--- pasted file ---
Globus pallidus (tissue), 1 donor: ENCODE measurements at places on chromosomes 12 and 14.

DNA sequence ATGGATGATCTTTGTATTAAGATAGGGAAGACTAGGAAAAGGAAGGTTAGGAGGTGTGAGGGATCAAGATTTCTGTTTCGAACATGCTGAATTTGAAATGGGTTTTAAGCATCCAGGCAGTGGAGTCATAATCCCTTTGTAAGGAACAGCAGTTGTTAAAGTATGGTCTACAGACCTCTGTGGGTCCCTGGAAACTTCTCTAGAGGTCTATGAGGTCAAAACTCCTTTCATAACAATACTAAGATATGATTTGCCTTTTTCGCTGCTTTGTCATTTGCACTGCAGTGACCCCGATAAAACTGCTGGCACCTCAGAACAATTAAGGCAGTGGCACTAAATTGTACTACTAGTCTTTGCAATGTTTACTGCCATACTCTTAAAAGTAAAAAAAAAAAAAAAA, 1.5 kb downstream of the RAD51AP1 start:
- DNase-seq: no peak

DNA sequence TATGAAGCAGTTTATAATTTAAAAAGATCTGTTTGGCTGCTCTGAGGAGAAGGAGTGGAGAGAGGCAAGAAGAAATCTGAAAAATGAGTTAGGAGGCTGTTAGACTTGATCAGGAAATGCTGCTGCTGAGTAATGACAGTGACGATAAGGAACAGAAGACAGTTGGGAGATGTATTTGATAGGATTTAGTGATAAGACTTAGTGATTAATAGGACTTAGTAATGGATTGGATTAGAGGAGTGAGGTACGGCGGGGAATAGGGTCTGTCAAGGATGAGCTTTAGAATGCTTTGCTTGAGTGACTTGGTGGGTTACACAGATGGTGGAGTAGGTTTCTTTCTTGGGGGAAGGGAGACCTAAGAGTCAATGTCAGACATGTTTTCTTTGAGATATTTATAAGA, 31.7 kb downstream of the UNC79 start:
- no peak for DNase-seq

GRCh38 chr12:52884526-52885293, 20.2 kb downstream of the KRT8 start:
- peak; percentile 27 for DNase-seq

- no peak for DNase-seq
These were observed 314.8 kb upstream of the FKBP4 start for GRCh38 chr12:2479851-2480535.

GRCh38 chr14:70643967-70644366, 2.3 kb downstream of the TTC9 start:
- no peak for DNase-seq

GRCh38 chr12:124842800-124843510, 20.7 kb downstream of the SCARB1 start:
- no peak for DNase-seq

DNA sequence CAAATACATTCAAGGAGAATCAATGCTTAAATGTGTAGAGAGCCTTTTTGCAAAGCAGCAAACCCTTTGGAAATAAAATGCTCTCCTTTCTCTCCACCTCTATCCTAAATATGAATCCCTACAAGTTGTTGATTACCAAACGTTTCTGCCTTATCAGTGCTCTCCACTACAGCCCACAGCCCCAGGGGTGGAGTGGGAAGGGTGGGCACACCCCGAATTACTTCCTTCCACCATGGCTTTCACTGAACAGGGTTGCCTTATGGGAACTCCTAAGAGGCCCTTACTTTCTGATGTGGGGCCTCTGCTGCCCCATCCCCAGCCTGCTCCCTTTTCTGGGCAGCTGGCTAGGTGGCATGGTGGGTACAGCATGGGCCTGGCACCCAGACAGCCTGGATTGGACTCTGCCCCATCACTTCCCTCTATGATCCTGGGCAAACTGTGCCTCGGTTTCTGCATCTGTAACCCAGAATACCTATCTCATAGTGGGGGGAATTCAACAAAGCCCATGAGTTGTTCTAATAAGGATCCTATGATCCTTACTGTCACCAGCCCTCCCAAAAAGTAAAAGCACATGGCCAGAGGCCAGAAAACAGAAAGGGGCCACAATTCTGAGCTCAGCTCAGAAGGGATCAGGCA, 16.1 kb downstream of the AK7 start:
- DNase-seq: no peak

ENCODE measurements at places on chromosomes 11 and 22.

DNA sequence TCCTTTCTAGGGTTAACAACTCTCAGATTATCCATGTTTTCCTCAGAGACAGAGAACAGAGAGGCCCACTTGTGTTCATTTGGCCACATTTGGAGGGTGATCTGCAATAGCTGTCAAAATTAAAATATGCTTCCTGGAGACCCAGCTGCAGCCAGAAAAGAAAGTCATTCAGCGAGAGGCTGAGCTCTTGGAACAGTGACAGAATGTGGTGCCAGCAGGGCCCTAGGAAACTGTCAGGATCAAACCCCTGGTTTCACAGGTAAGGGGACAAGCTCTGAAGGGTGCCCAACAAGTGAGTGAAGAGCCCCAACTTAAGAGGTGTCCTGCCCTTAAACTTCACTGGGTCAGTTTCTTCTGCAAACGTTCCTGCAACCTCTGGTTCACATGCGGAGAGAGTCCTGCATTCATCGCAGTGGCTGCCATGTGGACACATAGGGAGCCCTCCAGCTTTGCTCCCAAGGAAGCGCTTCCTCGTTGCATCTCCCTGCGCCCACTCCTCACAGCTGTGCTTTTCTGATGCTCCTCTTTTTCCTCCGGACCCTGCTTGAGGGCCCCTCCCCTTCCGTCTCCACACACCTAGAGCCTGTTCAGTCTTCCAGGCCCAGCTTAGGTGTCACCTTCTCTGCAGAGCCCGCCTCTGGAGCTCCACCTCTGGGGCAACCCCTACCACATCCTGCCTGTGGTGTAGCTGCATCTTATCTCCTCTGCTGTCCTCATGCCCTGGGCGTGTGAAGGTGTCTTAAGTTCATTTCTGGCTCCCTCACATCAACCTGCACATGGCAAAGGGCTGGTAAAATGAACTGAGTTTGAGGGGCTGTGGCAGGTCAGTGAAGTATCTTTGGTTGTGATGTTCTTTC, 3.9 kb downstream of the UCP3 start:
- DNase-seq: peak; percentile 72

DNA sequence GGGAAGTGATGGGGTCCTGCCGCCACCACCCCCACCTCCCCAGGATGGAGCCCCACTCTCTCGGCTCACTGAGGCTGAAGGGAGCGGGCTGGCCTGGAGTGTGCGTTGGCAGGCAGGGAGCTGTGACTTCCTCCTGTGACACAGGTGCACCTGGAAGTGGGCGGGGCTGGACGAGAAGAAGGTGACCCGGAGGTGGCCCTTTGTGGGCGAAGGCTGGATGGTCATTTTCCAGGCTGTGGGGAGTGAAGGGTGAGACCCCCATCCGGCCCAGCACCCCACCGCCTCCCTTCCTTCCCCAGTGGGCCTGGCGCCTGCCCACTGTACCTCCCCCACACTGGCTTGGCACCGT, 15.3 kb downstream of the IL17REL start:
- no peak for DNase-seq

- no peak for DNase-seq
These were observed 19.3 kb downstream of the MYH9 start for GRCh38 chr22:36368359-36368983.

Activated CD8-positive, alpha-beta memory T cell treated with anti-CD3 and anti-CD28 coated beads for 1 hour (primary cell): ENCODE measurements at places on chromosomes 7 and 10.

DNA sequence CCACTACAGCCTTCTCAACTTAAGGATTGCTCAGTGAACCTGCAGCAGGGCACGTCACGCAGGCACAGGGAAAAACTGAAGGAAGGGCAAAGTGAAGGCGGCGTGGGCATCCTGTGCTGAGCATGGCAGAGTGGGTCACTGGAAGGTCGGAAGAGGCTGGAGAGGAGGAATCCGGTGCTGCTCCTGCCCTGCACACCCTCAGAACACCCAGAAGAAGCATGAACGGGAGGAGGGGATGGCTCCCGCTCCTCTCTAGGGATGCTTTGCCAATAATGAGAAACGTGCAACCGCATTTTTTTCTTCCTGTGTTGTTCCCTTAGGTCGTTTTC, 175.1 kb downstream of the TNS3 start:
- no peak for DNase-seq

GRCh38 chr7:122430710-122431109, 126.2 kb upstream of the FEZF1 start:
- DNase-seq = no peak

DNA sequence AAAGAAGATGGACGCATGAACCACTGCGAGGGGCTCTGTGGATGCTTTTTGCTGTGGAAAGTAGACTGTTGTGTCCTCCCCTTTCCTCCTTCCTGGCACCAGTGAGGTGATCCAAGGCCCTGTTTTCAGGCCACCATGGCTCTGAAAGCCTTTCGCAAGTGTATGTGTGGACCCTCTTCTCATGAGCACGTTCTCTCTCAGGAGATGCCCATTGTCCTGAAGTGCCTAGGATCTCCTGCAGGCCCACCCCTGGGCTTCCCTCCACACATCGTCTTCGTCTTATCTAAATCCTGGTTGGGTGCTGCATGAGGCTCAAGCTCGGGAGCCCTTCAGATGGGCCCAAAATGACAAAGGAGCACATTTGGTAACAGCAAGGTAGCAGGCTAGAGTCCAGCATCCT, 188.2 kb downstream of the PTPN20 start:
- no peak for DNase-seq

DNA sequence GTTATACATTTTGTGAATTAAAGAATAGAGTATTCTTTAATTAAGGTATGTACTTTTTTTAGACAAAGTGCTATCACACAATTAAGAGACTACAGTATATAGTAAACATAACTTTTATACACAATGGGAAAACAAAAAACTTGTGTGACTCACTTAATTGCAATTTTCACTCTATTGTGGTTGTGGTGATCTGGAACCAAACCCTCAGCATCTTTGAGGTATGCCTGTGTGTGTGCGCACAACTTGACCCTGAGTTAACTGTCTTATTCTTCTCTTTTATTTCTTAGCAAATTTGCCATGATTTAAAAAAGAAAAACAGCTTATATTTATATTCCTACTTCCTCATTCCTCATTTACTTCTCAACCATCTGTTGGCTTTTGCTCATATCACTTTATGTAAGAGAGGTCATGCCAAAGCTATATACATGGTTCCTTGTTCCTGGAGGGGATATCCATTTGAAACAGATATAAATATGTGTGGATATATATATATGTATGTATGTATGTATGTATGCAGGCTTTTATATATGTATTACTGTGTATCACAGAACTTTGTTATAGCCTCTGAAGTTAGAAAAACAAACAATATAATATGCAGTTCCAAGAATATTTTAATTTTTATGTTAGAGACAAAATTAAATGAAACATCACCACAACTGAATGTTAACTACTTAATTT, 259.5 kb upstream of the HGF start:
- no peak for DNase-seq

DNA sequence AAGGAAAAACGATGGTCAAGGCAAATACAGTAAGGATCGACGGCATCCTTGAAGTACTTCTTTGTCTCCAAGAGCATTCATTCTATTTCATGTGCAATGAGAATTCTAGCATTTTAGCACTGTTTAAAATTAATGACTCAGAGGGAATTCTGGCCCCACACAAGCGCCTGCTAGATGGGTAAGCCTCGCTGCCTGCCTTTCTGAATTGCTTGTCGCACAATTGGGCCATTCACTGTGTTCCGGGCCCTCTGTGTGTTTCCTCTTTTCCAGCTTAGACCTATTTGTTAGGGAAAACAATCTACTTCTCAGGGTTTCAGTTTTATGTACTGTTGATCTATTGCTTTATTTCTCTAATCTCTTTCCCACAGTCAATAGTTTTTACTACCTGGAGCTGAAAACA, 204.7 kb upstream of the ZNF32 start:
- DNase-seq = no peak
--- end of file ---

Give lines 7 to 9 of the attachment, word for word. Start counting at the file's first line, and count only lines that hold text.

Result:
- peak; percentile 27 for DNase-seq

- no peak for DNase-seq
These were observed 314.8 kb upstream of the FKBP4 start for GRCh38 chr12:2479851-2480535.